Minded a little
One test of a novel is how eager you are to pick it up. "Minding Ben" was compelling and I read it in large gulps over 48 hours. The wonderful nanny, Grace is so likable and you can't help but wish her well...although well is hard to come by in her life. But here is what I minded...I found there was a lot of anti-semitic rhetoric in the book and not much to counter it. If there had been more emphasis on a least one sympathetic Jewish character, I would have been more comfortable.
Rated of 5
by Gunta K. (Glens Falls, NY)
A Spicy Read
This story is about Grace. She is a recent arrival from Trinidad. From "the bush" as she herself puts it. Grace is very young, employed by an American couple residing in Brooklyn. Herein starts the fun. Caribbean nannies of all shapes and sizes, with different dialects from their respective islands, congregate, with their charges, in a local park on most mornings. Of course they all know each other and all the gossip from the households they work in. This outing is the ultimate social life for these women. There is a parallel, or even one could say an underground culture running alongside the every day life of Americans. A culture of people who live among the Brooklynites, as well as, other sections of New York, who speak patois, an island tongue, cook their island foods, observe their own customs, have their own troubles, spend time criticizing their employers but still manage to have a lot of fun. Grace and her friend Kathy are marvelously depicted as to their fascination with our land and its opportunities, as well as, their nights out in their own dance halls with that spicy way of dressing plus the loudest music ever.
Victoria Brown has caught the spices and hot winds of Trinidad in her book.
Rated of 5
by Very Busy Mom (Burlingame, CA)
Nanny Diaries meets The Devil Wears Prada
A very small glimpse of life as an illegal domestic in New York City and the hardships one must go through in order to feel safe and trusted in your job. The author did a fantastic job pulling the reader into the life of the main character. I really wish she had shared more of the day-to-day activities...it seemed like a lot was left out, either from boredom or the atrocity of it all. Great book for trip...not so sure for a book club read though.
Rated of 5
by Carolee H. (Tucson, AZ)
The will to flourish
I really enjoyed the book. I grew up on the upper east side of Manhattan and can tell you everything written in the book is amazingly accurate. I was amazed at the detail of the encounters with the Bruckner’s and the describing of the lobby of the towers is was all so real for me. I would recommend this book for all to read especially all New Yorkers. I would recommend a free copy be mailed to every home on Park and 5th Ave. I was a little disappointed with the ending, it seemed to end to abruptly. Even though things were looking up for Grace when the book ended. I would have like it to end when she got her green card. Or when she could at least go back to Bruckners and say look at me now once she received her college degree.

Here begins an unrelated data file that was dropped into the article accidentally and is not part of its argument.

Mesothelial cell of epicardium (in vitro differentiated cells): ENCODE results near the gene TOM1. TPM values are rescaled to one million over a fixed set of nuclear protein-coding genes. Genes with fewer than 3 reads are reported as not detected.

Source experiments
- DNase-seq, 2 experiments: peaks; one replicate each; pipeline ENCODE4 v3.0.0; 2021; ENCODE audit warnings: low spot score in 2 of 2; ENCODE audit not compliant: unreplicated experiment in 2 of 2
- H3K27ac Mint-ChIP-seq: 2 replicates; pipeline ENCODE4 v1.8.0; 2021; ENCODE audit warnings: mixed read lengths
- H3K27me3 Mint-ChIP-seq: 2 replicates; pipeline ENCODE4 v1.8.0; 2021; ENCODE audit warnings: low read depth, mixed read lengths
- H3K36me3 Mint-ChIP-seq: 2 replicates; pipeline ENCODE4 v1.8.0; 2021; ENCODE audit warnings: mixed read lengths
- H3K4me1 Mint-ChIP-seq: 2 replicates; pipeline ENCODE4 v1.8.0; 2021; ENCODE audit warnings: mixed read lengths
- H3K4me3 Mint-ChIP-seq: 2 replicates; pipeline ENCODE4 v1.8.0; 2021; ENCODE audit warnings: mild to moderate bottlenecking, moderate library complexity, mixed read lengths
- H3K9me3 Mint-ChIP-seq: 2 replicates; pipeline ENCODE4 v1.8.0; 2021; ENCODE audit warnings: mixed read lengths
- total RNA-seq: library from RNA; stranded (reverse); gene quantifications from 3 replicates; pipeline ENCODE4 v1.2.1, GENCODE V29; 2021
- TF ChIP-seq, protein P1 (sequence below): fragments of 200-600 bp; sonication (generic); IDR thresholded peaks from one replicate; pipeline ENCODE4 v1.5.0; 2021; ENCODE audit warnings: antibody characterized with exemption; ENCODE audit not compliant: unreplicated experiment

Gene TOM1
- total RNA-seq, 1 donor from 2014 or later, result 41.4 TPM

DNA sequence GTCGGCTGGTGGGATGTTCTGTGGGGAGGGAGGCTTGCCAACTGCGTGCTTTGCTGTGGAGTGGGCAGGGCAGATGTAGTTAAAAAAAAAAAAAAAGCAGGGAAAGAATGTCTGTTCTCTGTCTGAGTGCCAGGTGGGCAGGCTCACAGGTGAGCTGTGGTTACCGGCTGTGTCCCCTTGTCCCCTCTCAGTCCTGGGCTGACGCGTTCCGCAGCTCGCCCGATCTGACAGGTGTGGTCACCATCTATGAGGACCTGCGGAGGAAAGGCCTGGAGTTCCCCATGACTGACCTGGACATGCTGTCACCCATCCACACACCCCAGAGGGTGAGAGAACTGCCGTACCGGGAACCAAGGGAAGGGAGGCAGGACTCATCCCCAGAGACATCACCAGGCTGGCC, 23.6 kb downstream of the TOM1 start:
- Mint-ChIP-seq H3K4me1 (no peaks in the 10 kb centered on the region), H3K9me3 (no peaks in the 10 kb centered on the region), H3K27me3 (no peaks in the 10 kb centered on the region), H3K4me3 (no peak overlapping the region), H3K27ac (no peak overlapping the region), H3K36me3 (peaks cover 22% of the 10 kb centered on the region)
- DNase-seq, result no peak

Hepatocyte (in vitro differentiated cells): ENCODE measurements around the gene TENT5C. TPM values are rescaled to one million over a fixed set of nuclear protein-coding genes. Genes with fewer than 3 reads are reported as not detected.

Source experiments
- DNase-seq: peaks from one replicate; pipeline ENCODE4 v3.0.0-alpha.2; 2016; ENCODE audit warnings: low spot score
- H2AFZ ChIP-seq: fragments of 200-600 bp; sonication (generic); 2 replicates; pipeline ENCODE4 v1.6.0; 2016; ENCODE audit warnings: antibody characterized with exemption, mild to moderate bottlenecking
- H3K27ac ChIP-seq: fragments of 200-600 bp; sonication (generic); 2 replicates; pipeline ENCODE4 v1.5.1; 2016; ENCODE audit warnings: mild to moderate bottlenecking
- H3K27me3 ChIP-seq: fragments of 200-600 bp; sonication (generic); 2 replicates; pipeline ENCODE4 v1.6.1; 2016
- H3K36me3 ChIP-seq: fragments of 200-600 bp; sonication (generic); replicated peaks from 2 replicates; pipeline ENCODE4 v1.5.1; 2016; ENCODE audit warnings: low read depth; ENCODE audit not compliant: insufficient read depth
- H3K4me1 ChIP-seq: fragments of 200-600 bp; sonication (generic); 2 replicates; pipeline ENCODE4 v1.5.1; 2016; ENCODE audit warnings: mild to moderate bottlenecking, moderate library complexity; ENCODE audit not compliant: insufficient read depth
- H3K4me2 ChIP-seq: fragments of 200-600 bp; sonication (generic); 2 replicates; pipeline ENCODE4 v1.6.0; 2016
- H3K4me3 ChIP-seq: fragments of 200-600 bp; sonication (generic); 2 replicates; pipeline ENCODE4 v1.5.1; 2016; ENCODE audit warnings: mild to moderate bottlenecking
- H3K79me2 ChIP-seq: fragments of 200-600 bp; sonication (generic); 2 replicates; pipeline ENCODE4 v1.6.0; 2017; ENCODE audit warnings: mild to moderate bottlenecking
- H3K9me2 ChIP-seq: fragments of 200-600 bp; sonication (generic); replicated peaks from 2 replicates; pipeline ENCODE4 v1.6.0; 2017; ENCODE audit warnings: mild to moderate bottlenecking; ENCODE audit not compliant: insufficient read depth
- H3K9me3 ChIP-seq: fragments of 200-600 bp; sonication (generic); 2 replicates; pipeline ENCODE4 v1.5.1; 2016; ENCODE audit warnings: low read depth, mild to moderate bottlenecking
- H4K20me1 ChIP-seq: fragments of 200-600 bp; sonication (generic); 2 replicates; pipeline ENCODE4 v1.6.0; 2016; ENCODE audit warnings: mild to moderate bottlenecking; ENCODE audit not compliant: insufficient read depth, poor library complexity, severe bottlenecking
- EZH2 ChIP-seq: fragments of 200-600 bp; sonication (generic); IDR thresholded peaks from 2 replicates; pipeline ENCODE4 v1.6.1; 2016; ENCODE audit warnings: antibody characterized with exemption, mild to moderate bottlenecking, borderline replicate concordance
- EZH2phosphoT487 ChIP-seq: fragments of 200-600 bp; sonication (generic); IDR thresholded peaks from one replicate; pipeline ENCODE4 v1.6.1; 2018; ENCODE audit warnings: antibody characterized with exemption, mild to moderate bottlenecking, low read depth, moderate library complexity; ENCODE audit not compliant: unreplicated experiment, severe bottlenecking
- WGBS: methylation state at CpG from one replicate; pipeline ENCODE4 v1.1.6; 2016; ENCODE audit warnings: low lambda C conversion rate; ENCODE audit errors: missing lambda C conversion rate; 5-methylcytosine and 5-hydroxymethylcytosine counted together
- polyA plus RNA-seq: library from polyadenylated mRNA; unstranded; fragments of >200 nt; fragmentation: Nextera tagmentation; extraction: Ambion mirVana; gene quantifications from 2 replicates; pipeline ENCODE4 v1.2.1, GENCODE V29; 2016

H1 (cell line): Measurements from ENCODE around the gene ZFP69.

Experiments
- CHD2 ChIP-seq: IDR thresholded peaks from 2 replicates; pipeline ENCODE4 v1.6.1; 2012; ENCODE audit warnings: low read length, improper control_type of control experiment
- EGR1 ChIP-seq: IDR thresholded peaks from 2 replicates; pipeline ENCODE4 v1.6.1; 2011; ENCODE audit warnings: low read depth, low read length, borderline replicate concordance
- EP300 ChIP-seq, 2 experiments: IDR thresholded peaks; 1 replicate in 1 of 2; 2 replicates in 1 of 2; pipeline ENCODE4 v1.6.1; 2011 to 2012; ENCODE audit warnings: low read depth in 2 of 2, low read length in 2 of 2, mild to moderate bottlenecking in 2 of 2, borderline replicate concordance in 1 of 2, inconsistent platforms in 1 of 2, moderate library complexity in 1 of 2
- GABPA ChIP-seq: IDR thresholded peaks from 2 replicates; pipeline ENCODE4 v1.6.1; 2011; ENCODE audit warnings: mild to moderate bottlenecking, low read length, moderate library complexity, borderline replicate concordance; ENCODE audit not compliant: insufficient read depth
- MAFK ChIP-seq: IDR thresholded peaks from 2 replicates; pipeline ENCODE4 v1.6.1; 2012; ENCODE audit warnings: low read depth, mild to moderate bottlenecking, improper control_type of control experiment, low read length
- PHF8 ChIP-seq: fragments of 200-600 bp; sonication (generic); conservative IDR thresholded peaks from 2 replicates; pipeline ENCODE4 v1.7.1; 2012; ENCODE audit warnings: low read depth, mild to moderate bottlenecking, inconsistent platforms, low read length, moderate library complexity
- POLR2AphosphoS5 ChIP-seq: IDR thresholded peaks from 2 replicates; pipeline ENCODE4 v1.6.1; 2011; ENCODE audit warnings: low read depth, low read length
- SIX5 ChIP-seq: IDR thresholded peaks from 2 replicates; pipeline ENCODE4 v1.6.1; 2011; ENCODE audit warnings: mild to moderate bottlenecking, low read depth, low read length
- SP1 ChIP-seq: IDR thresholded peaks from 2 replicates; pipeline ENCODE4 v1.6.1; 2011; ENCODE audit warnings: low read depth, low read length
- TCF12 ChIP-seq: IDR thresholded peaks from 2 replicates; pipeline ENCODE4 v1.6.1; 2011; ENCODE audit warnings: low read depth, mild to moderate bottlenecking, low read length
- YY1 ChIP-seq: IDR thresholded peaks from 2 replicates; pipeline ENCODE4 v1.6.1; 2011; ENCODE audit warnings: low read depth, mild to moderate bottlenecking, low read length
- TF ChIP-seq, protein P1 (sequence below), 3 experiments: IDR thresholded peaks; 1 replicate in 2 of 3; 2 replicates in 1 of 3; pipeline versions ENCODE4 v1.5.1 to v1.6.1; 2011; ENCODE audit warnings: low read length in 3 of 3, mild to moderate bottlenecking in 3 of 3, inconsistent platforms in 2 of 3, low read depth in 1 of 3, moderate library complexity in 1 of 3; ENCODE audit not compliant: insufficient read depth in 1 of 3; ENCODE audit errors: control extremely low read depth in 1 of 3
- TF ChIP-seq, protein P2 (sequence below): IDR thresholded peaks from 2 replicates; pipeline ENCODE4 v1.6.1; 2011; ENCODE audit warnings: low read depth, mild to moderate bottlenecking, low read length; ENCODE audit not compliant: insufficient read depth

Rated of 5
by Barbara F. (Santa Rosa, CA)
I would recommend this book without reservation. The narrative is compelling and draws the reader into the frustration, unfairness and sometimes the small joys of the illegal immigrant life in New York City. I was often unsure of whether I was reading a memoir or a novel. I think this confusion stems from a lack of story line or plot. It is, at times, an uncomfortable read because the reader does not want to be associated in any way with the thoughtlessness and selfishness the heroine has to deal with. The ending adds to the confusion between memoir and novel but that doesn't spoil the read. It would be a good Book Club read.
Rated of 5
by avid (Springfield, IL)
Well-written, realistic, and compassionate narrator
I really enjoyed the main character in this book, and the fact that her experiences derive from those of the author, Victoria Brown. The narrator, Grace, behaves with dignity and character (and, yes, grace) in the face of incredible challenges and setbacks. She has created a very difficult situation for herself, coming to America alone as a 16-year-old, determined to make a life for herself in a country purported to be brimming with opportunity. Her story is at times crushing and sad, at other times hopeful and inspiring, but always compelling.
This book is very readable, while giving insight into parts of America that many of us are unfamiliar with. My only reservation about the book is its failure to resolve the issues of most of the satellite characters. But I would still recommend it as an enjoyable, compassionate read.
Rated of 5
by Luisa A. (Flemington, NJ)
Review of Minding Ben
The book started a little slow but it quickly picked up and it was hard to put down. At first I had some unanswered question but as the book progressed it was clear why some information was not given up front. The characters in the book are all so human, there is no bad or good person - just human with flaws that makes it hard to not like everyone even though there actions were sometimes questionable. It was a great story about hope, believing in humanity and that in the end things work out one way or another. Not always the way we hoped or thought but it works out. I recommend this book!
Judge rules unused Borders gift cards to be worthless(May 23 2013) Borders owes nothing to holders of roughly $210.5 million of gift cards that had not been used by the time the bookstore chain shut down, a Manhattan federal...